Brooks Denman, a senior at Beaufort High, looks back on his sophomore year as a time of turmoil. He had withdrawn from his family and the Church, and felt alone and despondent. He said he felt a huge void in his life and tried to fill it with vices.
It’s a story familiar to so many people.
Then, in the summer before his junior year, Brooks’ grandparents encouraged him to attend a Catholic Leadership Institute for youth and his response was “OK, why not?”
It turned out to be a decision he feels was guided by the voice of God; one that turned his life around. Brooks said the event, sponsored by the Diocese of Charleston’s Office of Youth Ministry, was the first time he felt true joy and opened himself to the presence of God.
“After that, I made a point to live my life for Him and do everything for Him and that has become one of the best decisions I’ve ever made,” Brooks said.
His grandparents, William and Sally Galster, said every time Brooks attended youth group and other church events he became a better and better person.
Now, Brooks is an active member of St. Peter Church and the many programs of the youth office, including serving on the Evangelization Team, and his sister Bri is also engaged in parish life.
“No matter where you come from or what you’ve done … God will always accept you with open arms and make you the person He always wanted you to be,” Brooks said.
Carrie Mummert, director of Stewardship and Mission Advancement, said she hears personal stories like this every day; stories that underscore the many ways that Church ministries impact lives.
From every parish and every diocesan department and program, people share stories of how their lives were impacted and changed for the better.
Michaela Schenkelberg recalls moving here in 2013 to pursue her doctorate at the University of South Carolina in Columbia. Although she attended Mass, she didn’t know anyone and felt very alone and was always anxious and uncomfortable. People involved with campus ministry and young adult groups kept inviting her to attend, but her anxiety was an obstacle.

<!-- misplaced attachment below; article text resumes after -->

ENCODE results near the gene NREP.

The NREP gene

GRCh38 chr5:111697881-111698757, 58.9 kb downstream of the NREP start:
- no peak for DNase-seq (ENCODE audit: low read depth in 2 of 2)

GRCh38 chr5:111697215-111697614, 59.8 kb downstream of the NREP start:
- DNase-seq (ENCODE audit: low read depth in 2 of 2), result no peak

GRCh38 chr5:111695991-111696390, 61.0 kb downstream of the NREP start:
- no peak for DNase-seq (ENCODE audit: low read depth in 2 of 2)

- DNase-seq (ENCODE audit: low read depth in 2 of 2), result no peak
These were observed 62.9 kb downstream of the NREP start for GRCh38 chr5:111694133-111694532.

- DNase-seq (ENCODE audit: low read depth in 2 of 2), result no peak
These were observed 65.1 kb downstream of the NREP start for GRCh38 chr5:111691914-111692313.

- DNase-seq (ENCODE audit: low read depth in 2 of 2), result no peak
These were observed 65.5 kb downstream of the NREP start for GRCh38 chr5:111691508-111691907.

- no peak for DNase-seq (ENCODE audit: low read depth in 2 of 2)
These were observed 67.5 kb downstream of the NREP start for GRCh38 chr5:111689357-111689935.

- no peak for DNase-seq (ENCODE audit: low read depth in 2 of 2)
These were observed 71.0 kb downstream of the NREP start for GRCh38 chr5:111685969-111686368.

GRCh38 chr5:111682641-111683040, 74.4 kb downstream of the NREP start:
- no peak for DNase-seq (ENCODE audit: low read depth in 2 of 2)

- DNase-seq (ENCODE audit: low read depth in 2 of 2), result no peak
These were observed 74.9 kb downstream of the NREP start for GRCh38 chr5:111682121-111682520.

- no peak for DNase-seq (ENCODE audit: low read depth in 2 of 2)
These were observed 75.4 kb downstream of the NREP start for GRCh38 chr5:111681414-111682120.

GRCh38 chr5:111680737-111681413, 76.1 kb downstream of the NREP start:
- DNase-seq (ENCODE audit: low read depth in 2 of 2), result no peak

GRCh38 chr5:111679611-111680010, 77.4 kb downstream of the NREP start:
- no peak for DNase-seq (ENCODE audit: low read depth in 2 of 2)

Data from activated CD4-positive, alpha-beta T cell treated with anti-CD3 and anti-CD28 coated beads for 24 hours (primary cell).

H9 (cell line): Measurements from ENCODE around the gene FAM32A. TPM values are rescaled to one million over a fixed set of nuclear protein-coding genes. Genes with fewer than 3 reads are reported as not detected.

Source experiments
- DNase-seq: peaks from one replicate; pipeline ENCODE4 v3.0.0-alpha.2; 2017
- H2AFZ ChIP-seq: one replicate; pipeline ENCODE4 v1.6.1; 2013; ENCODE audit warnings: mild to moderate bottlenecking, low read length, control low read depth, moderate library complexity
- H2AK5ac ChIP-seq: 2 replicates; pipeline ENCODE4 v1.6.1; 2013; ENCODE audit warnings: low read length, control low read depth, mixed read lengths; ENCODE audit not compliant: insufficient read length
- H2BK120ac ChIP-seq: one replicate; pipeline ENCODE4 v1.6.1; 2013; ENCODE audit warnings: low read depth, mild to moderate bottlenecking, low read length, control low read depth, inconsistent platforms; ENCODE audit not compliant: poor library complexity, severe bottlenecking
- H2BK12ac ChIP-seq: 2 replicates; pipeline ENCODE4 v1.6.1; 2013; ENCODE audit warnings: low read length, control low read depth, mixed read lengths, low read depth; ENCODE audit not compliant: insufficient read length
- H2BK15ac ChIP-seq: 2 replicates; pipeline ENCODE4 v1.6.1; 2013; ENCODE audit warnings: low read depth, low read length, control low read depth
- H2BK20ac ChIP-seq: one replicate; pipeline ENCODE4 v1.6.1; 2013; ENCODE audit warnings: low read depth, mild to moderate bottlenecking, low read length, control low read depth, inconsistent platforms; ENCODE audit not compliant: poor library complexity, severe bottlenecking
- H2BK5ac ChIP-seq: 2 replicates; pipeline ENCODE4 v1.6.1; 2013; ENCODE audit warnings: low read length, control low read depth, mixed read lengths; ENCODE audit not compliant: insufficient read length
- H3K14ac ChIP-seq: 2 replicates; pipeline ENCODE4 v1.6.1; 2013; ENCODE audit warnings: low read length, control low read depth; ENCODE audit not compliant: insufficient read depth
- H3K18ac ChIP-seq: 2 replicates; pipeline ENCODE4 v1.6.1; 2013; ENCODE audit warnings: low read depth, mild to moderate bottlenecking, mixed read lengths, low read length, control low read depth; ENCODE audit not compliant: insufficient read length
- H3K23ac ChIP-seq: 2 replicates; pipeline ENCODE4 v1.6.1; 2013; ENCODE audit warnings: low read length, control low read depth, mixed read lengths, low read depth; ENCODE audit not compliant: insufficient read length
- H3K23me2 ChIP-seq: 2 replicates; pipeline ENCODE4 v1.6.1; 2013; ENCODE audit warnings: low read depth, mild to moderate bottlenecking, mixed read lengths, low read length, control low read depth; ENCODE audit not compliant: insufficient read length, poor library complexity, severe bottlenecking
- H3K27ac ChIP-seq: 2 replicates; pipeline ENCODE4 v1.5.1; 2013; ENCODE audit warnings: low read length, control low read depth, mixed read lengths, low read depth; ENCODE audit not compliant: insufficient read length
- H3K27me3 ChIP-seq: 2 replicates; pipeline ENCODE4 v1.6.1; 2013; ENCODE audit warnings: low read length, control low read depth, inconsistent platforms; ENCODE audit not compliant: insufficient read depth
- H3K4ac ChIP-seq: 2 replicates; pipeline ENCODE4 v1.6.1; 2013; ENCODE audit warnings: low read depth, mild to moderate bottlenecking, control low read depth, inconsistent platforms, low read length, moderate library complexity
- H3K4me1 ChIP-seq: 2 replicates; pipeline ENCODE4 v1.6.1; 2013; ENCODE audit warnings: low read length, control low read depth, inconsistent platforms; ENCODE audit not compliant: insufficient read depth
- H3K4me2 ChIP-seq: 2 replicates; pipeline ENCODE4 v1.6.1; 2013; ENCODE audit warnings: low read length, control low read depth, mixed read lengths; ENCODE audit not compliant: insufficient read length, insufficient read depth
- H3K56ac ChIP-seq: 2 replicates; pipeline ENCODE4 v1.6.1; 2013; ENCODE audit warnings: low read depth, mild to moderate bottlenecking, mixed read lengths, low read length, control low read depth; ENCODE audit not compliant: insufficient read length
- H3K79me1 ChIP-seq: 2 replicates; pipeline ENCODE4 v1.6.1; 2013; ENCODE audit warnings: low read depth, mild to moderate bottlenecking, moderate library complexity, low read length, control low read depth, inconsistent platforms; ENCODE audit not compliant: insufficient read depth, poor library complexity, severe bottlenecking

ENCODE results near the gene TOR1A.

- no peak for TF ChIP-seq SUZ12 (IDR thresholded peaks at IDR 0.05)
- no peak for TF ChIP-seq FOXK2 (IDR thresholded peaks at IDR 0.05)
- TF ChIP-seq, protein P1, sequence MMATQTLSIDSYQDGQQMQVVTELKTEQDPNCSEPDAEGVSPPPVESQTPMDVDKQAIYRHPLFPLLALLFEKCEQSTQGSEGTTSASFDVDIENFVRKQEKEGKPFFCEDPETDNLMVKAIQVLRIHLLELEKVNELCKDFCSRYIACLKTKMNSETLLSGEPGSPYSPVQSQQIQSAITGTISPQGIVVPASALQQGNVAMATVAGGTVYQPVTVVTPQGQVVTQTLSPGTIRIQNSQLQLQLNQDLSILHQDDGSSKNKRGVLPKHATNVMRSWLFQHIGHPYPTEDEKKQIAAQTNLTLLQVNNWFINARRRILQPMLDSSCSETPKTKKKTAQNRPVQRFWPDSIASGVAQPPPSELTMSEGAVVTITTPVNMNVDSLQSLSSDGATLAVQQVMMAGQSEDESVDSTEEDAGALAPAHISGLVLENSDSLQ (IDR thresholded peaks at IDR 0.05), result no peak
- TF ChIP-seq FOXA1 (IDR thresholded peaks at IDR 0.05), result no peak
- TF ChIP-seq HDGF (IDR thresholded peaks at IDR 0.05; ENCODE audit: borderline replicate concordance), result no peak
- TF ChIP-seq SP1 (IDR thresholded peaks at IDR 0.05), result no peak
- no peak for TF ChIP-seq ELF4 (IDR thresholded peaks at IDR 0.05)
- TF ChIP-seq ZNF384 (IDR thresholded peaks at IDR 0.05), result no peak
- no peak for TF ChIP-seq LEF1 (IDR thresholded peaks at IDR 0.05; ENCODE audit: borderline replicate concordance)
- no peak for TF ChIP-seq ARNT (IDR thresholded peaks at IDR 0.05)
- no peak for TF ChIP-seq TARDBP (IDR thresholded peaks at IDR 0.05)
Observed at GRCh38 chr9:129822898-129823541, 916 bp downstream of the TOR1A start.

One day, Father Marcin Zahuta, pastor at St. Thomas More at USC, gave her the book “Extreme Makeover: Women Transformed by Christ, Not Conformed to the Culture.” When she read it, she broke down in tears, and said that was her tipping point for change.
Despite her discomfort, she accepted the invites to attend young adult groups and has been on a journey ever since to see herself as God does.
“I have a lot of peace now trusting that God has this plan for me,” she said, adding that she wants to help others see the skills and talents in themselves, too.
Other departments and programs help people when they are at their lowest. Kathy Schmugge, director of the Family Life Office, said people often come to them seeking marriage counseling, or help recovering and repenting from post-abortive despair. And the Church is always there.